Opinion piece: Who is the Greatest Of All Time?
The ‘G.O.A.T’ a phrase thrown around by many MotoGP fans, but who really is the ‘G.O.A.T’? Or is the G.O.A.T purely down to personal opinion?
Valentino Rossi sits in a club of a small number of riders who were able to win five consecutive premier-class titles, Mick Doohan and Giacomo Agostini are the only other two names who also were able to achieve this incredible feat. Since these premier class titles which took his overall tally to 7 titles, Rossi was able to add two more titles to his name taking the total to 9 championships, his domination in the early 2000s plus his character and personality which brought thousands of fans to the sport and turned him into a worldwide superstar.
His contributions to the sport and effectively ‘saving’ it when it was at a tipping point leads many to believe that Rossi is the Greatest Of All Time due to his contributions on and off-track with ex-teammate Colin Edwards being one of the first to dub Rossi as the ‘Greatest Of All Time’ with many people agreeing with this new revelation, almost overnight people starting calling Valentino the G.O.A.T.
Rossi, as humble as he is, does not claim he is the G.O.A.T saying, “I am on the podium of history, it is impossible to say if I am better than Ago or Mike.”
This is because the age-old argument of the ‘GOAT’ also boils down to two other names, Giacomo Agostini and Mike Hailwood. Agostini is the most successful rider of all time with 15 titles to his name and 122 wins at an incredibly dangerous period for the sport where it was not uncommon to hear of a rider losing their life every race weekend especially with the inclusion of the Isle Of Man TT in the racing calendar. Agostini dominated the late ’60s and early ’70s winning every race he contested for a number of years across the 350cc and 500cc championships, his 122 wins and 15 titles on paper give him the title of the most successful rider ever.
The problem is that numbers do not tell the full story, this was a time when riders could contest in multiple championships meaning Agostini amassed a lot of his wins on the same day, winning 2 races a weekend with 2 titles a season. The numbers very quickly added up, not to mention that Agostini was also the only factory rider on the grid for most of his career with MV Agusta which gave him a 30hp advantage which assisted him to win a lot of races. This absolutely does not take away from the achievements of Giacomo who still was a class above the rest, you can have the best machinery but if you’re missing talent then you will not perform, 15 titles is a feat which we will very likely never see again.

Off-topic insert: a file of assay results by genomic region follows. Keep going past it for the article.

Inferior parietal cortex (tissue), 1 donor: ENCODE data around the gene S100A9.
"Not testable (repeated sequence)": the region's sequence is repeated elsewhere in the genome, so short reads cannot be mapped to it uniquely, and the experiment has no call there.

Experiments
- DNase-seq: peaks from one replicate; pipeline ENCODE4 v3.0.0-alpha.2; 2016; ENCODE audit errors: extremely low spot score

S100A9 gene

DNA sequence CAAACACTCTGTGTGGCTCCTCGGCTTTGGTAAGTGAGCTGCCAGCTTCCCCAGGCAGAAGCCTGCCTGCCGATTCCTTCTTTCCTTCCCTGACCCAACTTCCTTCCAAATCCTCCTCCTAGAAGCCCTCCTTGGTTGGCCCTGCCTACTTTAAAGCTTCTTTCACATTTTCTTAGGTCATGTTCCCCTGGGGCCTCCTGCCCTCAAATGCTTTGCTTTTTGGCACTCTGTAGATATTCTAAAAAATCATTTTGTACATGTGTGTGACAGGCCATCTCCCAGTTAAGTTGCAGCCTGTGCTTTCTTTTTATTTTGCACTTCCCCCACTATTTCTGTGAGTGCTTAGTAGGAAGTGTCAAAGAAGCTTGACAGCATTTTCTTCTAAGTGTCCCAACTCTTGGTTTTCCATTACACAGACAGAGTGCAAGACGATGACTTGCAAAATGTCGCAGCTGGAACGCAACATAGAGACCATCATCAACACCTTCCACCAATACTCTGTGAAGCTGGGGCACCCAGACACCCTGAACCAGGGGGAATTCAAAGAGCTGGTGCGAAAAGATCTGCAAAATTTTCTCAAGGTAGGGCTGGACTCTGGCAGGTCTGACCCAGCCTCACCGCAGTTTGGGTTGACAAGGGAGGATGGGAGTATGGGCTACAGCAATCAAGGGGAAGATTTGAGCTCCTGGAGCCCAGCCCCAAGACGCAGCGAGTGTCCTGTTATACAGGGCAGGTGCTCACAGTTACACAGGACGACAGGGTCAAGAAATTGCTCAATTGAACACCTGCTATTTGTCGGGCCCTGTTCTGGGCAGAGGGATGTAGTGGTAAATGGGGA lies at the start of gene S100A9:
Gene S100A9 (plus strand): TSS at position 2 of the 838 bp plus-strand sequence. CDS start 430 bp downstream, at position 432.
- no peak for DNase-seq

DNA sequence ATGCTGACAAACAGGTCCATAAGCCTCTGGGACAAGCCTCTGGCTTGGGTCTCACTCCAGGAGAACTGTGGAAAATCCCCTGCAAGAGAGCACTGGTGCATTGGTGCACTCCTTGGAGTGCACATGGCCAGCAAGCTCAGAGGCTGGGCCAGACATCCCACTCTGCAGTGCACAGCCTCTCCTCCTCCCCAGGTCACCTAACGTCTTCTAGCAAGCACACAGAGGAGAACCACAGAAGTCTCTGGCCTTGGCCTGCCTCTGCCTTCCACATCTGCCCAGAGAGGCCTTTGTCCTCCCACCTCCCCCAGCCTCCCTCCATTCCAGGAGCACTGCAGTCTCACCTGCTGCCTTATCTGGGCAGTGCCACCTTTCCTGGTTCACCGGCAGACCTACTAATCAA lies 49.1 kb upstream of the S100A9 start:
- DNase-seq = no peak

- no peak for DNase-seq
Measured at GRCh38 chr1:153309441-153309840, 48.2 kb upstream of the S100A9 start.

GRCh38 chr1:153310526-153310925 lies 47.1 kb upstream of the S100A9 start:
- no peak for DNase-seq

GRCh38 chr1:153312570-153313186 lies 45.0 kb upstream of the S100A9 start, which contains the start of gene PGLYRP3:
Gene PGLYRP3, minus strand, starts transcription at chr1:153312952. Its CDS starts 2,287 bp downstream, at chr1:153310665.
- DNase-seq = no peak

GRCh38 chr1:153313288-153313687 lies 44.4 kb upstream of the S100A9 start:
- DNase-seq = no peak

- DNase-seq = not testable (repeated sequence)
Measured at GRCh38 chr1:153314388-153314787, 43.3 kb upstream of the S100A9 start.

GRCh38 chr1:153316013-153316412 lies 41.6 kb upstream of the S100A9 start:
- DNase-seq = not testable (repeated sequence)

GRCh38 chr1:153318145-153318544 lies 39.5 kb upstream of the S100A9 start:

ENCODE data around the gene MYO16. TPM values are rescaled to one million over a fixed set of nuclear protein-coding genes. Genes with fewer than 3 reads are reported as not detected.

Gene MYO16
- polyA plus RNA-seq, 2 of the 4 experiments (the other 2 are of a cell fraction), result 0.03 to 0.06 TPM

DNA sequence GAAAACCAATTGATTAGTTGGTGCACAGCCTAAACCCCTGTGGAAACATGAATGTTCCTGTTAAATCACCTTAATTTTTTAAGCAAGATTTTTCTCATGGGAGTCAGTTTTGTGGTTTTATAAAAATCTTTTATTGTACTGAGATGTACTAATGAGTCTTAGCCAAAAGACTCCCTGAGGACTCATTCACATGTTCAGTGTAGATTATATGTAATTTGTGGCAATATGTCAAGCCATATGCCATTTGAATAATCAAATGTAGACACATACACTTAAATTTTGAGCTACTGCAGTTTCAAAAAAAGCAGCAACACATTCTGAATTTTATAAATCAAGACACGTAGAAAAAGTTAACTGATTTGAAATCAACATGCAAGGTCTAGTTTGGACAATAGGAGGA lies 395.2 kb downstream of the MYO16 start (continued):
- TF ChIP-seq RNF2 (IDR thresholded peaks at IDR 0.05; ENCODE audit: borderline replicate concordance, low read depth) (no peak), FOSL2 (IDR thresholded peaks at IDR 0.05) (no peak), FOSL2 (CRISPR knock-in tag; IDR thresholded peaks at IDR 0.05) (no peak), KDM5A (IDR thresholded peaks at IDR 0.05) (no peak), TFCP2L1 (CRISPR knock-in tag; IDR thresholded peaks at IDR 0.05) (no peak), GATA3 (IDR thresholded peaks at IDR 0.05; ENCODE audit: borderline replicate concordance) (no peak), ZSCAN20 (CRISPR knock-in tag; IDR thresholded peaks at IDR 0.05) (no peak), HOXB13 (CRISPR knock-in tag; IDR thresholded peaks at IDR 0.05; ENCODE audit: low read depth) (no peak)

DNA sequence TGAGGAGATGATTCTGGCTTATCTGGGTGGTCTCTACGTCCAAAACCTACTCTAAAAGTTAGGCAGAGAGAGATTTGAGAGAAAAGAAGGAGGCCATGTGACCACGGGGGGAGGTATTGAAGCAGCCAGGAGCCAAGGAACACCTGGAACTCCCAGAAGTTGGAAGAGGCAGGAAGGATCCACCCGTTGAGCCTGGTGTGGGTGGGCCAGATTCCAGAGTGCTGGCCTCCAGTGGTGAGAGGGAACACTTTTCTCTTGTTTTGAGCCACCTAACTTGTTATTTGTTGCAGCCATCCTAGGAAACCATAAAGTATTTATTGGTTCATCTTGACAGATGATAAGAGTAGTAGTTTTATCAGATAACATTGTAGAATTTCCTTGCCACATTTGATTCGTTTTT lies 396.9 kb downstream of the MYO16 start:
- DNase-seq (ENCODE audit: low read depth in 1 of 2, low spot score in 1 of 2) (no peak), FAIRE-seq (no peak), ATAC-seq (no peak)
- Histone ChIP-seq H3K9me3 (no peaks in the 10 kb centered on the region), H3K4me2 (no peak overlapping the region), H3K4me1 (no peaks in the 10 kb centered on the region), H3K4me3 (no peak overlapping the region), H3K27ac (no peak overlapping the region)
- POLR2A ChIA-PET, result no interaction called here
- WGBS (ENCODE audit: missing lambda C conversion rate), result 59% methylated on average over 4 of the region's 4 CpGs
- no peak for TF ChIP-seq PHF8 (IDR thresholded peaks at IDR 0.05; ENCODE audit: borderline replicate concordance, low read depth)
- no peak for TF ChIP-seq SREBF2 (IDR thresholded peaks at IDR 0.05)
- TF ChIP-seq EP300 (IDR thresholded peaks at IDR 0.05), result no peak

Not to mention that Agostini also won Isle Of Man TT races, 10 to be exact, at a time when drum brakes and super skinny tyres were not uncommon. The Isle of Man TT is the most dangerous and famous road race in the world, with the track taking a total of 260 lives, it was not uncommon to hear of multiple riders losing their lives at this track before it was removed from the calendar following a strike from riders including Agostini.
Based on this information about Agostini you may feel that he is the G.O.A.T, but Mike Hailwood fans would disagree wholeheartedly. Mike ‘The Bike’ Hailwood has a total of nine world championships to his name and a staggering 14 Isle Of Man TT wins, not to mention that Mike returned to the Isle Of Man in 1978 after 11 years to contest on a Ducati 900SS, people did not think he would be competitive, but who said you can’t teach an old dog new tricks? Hailwood won the race in style. Hailwood managed his nine titles in only nine years, taking 76 wins in the process, not even Rossi’s record is that good.
Mike ‘The Bike’ Hailwood
Hailwood managed 4 consecutive premier class titles between the 1962 and 1965 seasons before Agostini took away the 1966 title from Hailwood following issues with his Honda which caused 4 DNF’s in the opening 4 races, he still managed to win the 250cc and 350cc titles and often competed in three and even 4 classes in one race weekend registering entries in the 125cc, 250cc, 350cc and 500cc championships throughout his career often winning races and cleaning up the competition, for example, winning every race in the 1966 250cc championship, he was a hugely dominant force and was not afraid to ride for multiple manufacturers often riding for Norton, MV Agusta, Honda, AJS, MZ and more, winning the bulk of his titles for MV and Honda.
Hailwood also had a career in F1 competing for Team Surtees, this was unsuccessful for the most part however he managed two podiums amongst a flurry of DNF’S.
If you look at race wins, Valentino Rossi is the G.O.A.T, he has a total of 89 premier class wins vs Agostini’s 68 and has done so on two different manufacturers, 500cc two-stroke machines, 1000cc four-stroke machines, 990cc’s and even 800cc’s in a technically demanding era, but Agostini has eight premier class titles compared to Valentino’s seven.
Truthfully, the question cannot be factually answered, not one rider is worthy enough of the ‘Greatest Of All Time’ badge because it is truly impossible to compare them, could Rossi win at the Isle Of Man TT? Maybe so, could a prime Agostini win on a Yamaha M1, potentially. But we do not have concrete answers for this, the ‘G.O.A.T’ accolade is truly down to personal opinion, the times have changed and Rossi rides in an era which is completely different to the era Hailwood and Agostini raced in.
The Greatest Of An Era accolade is something which can be factually proven with Valentino Rossi taking that crown for the 2000-2009 decade, but of all time? He sits on the podium with Agostini and Hailwood, none of them a winner, none of them a loser.
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